Link to home

​2024 Fellow: Marcial Pastor-Corrales​

Marcial A. Pastor-Corrales, “Talo," was born in Arrozal, Northern Peru. He earned a B.S. degree (1972) in botany; an M.S. degree (1974) in botany/mycology from Eastern Illinois University; and an M.S. degree (1977) and a Ph.D. degree (1980) in plant pathology from Texas A&M University. In 1980, Talo joined the International Center for Tropical Agriculture (CIAT), Cali, Colombia, where he spent 17 years as a senior staff plant pathologist. He then worked for three years at Novartis Crop protection in Hudson, NY. In 2000, Talo accepted the USDA-ARS Research plant pathologist position at the Beltsville Agricultural Research Center in Maryland.

Talo is a world-renowned authority on common bean diseases and understanding their virulence spectrum, using genetic resistance to manage these diseases, and the development of common bean cultivars with durable resistance.

At CIAT, he studied the virulence diversity of the anthracnose and angular leaf spot (ALS) pathogens in Latin America. He collected hundreds of isolates of these pathogens and developed two new sets of differential cultivars containing cultivars from the Andean and Mesoamerican gene pools of the common bean to study their virulence spectra. He uncovered an extensive virulence diversity of both pathogens that segregated into two distinct virulence groups, named Mesoamerican and Andean. The Mesoamerican races infected Mesoamerican and Andean differential cultivars and had a broad virulence span, while the Andean races infected only Andean differential cultivars and had a narrow virulence span. These insightful findings suggested coevolution; Andean isolates of both pathogens would have coevolved with Andean beans in the highlands of South America, and Mesoamerican isolates would have evolved with Mesoamerican beans in Mexico and Central America.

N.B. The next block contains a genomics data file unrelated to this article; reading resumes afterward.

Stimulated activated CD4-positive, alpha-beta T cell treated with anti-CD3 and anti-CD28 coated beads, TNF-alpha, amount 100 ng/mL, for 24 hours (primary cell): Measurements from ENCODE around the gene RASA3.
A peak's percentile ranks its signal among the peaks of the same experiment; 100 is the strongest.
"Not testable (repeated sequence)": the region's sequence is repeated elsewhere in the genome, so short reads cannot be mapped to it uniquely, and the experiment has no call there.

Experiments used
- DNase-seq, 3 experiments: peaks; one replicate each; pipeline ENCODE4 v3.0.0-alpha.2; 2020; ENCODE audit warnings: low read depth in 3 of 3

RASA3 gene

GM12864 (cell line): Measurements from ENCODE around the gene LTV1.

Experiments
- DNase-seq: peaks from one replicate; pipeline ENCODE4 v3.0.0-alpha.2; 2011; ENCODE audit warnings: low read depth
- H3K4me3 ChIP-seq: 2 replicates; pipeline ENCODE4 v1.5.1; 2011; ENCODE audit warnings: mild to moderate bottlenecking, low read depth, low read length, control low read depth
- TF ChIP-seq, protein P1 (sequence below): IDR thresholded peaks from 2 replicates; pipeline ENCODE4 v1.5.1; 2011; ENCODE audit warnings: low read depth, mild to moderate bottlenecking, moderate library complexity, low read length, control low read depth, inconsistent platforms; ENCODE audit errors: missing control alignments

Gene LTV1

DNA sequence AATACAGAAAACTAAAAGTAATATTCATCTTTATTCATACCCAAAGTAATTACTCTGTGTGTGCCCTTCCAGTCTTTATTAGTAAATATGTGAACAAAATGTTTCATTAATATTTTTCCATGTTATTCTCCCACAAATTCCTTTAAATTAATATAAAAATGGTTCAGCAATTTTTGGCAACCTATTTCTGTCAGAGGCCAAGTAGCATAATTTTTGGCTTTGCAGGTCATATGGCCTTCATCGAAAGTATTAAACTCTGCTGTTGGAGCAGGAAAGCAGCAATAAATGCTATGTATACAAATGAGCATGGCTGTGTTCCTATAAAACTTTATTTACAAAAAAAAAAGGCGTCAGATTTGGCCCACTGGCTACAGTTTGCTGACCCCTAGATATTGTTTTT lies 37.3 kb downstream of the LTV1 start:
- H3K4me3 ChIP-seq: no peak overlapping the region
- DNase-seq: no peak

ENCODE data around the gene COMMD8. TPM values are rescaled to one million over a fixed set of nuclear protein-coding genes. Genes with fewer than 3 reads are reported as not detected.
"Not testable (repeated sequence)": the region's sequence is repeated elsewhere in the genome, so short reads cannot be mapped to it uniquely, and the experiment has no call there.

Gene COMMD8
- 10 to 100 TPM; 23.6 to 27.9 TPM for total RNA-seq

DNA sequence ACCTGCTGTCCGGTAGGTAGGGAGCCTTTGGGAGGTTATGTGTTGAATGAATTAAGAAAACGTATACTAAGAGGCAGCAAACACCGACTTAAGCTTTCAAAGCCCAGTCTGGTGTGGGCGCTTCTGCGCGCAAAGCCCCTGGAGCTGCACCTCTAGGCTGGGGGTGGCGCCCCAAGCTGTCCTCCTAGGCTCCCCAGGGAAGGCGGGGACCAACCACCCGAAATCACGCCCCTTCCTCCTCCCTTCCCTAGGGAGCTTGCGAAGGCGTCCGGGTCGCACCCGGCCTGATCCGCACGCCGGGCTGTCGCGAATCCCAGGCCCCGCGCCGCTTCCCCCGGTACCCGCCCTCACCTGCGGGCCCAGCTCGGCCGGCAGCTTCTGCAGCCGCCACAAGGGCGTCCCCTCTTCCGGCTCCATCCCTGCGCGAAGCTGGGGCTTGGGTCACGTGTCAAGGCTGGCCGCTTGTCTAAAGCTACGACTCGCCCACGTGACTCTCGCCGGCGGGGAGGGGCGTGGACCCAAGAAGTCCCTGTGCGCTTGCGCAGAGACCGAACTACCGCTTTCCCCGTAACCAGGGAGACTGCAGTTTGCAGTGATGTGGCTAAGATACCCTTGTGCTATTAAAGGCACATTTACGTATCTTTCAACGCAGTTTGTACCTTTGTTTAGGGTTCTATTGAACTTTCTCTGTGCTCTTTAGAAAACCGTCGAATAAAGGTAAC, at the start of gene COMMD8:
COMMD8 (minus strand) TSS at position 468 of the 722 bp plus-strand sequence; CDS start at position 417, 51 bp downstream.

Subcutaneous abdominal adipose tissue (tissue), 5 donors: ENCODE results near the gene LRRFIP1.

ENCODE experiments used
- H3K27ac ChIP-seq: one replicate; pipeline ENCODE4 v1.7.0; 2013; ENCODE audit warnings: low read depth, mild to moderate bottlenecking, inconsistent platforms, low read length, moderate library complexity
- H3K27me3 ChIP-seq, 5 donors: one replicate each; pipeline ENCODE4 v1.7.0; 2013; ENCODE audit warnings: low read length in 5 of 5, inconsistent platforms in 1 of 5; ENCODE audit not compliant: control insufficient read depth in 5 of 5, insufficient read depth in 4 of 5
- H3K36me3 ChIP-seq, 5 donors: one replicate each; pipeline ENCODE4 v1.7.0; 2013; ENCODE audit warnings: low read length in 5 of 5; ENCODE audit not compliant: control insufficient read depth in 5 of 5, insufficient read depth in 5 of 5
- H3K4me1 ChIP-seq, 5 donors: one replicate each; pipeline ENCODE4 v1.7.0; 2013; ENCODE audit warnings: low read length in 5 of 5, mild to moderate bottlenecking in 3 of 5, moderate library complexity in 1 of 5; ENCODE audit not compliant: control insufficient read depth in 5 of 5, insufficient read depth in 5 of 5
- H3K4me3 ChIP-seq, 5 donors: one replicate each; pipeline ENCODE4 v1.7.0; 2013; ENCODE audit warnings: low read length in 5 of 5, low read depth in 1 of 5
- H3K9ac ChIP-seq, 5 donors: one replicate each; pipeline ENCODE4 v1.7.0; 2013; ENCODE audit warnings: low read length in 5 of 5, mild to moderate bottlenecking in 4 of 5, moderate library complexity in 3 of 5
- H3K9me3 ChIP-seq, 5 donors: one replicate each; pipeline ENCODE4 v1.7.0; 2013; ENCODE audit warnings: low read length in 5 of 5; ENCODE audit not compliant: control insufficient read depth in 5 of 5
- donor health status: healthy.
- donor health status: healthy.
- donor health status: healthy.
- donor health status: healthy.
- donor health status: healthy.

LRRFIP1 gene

At USDA-ARS, Talo initiated similar research into the virulence diversity of the bean rust pathogen. He developed a new set of differential cultivars, also containing Andean and Mesoamerican differential cultivars, to characterize the virulence spectrum of the rust pathogen. He adopted a binary system to name the newly identified races, providing virulence information for each race. This led to the characterization of 43 old races that separated into two virulence groups—Andean and Mesoamerican. His pioneering research identified three distinct fungal pathogens of common bean with shared virulence patterns and large virulence diversity that separated into two distinct virulence groups.

Based on these findings, Talo next launched collaborations with scientists from U.S. universities and other countries to identify new resistance genes and develop molecular markers for the creation of new common beans combining both broad and effective resistance with desirable agronomic traits. Together, they have registered 22 cultivars/germplasm lines in the Journal of Plant Registrations. Among these, Talo developed six great northern common bean germplasm lines that contained four rust resistance genes along with two viral resistance genes, conferring resistance to all known races of the bean rust pathogen and to all known strains of the Bean common mosaic and Bean common mosaic necrosis viruses.